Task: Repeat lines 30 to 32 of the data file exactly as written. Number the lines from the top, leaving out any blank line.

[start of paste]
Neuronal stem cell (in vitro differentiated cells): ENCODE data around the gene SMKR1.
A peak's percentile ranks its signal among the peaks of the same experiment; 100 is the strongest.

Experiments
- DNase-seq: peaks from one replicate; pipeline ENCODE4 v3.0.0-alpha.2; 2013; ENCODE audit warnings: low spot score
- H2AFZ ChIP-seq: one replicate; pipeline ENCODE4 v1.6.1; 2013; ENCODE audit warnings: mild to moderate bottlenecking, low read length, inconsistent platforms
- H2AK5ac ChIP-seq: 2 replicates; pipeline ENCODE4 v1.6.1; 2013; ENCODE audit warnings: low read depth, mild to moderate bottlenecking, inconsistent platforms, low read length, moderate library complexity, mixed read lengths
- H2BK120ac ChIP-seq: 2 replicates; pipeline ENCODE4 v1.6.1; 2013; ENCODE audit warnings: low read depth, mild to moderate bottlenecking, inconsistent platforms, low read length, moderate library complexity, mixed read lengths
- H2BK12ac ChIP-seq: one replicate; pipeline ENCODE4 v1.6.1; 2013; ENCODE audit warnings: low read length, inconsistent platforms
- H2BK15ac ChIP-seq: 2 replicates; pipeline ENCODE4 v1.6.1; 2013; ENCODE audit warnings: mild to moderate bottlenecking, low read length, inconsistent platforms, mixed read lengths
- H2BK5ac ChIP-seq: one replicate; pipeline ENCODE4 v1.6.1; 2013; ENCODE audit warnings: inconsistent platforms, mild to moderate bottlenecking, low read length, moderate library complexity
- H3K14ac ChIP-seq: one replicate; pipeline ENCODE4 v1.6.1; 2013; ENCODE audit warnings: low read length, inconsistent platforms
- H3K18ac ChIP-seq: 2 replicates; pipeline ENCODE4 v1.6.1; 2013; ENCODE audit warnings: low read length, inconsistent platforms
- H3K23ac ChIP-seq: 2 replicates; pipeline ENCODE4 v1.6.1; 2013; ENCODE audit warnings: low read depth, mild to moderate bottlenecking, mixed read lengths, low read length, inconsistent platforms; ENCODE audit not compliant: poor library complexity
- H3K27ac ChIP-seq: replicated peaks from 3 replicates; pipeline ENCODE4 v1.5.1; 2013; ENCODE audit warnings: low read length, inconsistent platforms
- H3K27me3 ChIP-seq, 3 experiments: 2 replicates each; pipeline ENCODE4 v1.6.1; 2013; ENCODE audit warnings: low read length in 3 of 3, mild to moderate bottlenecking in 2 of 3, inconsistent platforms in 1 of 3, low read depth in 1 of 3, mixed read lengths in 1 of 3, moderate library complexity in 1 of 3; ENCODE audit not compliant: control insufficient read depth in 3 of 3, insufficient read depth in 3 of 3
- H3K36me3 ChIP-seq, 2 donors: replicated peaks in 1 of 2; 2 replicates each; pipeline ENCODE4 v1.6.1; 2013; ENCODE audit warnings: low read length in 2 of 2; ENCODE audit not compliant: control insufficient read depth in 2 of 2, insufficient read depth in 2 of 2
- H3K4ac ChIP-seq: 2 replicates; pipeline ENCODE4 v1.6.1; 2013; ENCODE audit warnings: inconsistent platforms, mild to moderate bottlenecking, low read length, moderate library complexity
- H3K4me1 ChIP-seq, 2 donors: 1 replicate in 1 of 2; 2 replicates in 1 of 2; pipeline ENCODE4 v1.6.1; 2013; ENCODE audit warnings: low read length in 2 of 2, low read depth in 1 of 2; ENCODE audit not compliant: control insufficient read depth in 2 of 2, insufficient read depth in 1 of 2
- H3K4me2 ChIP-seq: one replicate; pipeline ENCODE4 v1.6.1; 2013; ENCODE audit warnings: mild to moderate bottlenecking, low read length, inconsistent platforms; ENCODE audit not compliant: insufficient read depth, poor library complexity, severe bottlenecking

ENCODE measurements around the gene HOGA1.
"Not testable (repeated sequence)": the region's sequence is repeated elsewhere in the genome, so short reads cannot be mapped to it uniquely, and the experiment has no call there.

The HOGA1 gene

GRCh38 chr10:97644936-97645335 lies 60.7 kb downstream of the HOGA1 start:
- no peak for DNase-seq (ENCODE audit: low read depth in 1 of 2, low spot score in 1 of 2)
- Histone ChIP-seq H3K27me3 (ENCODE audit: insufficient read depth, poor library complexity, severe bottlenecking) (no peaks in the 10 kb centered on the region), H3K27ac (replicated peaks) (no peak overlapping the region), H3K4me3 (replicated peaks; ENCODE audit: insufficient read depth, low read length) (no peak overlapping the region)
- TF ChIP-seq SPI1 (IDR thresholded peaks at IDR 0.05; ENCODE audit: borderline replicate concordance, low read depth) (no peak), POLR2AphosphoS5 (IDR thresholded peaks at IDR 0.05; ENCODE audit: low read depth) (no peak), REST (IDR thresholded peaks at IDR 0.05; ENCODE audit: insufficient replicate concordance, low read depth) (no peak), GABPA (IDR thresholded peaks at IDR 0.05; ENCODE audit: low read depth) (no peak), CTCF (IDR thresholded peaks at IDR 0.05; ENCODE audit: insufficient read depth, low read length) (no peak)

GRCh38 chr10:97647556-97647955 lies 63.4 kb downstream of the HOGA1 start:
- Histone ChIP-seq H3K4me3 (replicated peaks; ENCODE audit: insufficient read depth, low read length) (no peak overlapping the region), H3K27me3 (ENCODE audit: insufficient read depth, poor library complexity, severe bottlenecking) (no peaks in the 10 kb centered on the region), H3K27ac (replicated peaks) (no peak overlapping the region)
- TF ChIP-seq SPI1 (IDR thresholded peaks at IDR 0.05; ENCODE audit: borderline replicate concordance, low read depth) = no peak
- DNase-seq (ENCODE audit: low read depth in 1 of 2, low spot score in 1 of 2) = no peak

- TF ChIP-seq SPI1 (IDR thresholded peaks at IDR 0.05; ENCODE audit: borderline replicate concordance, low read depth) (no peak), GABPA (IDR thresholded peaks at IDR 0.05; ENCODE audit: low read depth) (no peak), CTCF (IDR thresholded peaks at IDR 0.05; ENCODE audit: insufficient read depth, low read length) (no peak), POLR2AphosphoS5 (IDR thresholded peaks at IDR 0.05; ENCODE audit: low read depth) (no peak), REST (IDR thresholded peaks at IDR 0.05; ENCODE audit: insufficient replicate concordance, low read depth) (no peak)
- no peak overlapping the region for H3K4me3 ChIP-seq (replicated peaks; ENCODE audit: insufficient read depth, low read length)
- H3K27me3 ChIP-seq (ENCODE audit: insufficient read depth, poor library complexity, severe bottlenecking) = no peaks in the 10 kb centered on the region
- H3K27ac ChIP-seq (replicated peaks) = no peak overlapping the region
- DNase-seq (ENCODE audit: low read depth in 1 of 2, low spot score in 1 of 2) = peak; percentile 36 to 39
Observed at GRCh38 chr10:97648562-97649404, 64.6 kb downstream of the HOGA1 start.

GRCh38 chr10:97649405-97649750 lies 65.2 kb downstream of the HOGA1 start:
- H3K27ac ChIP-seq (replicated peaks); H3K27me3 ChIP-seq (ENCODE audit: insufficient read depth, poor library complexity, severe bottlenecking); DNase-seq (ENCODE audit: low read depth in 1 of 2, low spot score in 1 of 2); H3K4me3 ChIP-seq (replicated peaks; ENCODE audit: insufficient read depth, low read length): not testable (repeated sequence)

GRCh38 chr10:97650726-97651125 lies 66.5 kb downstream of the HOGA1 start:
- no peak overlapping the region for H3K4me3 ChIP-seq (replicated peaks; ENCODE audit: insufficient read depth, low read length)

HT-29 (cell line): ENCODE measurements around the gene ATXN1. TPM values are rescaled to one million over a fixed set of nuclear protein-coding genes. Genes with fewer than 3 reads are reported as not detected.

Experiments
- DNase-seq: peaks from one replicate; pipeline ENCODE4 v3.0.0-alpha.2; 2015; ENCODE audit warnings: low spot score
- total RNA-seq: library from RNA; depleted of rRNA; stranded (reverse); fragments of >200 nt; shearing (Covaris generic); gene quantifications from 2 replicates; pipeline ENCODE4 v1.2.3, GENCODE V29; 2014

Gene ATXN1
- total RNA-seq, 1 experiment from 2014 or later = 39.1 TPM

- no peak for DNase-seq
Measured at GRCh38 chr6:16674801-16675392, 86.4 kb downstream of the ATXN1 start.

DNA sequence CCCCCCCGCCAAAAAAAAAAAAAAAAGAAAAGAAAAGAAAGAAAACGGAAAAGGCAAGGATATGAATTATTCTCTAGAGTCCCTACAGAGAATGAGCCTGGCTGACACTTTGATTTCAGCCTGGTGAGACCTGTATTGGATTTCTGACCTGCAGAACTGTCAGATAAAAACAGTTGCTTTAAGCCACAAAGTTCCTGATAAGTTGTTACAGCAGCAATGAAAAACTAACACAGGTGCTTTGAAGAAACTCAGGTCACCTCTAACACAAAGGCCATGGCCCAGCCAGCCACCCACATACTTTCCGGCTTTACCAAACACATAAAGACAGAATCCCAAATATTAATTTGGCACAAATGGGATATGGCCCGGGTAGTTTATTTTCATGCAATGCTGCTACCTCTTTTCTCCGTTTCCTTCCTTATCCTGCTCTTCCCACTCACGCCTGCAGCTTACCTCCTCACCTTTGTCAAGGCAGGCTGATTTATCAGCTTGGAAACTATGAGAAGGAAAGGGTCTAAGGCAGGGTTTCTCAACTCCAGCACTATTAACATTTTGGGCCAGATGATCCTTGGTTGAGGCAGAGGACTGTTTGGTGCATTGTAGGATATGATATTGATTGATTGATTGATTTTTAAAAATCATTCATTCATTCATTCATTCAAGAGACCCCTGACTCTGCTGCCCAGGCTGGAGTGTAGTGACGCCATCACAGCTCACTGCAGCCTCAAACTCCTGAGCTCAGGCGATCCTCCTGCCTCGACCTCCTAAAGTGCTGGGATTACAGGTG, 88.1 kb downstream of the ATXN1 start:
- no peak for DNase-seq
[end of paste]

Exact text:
- DNase-seq (ENCODE audit: low read depth in 1 of 2, low spot score in 1 of 2) = no peak

- TF ChIP-seq SPI1 (IDR thresholded peaks at IDR 0.05; ENCODE audit: borderline replicate concordance, low read depth) (no peak), GABPA (IDR thresholded peaks at IDR 0.05; ENCODE audit: low read depth) (no peak), CTCF (IDR thresholded peaks at IDR 0.05; ENCODE audit: insufficient read depth, low read length) (no peak), POLR2AphosphoS5 (IDR thresholded peaks at IDR 0.05; ENCODE audit: low read depth) (no peak), REST (IDR thresholded peaks at IDR 0.05; ENCODE audit: insufficient replicate concordance, low read depth) (no peak)
- no peak overlapping the region for H3K4me3 ChIP-seq (replicated peaks; ENCODE audit: insufficient read depth, low read length)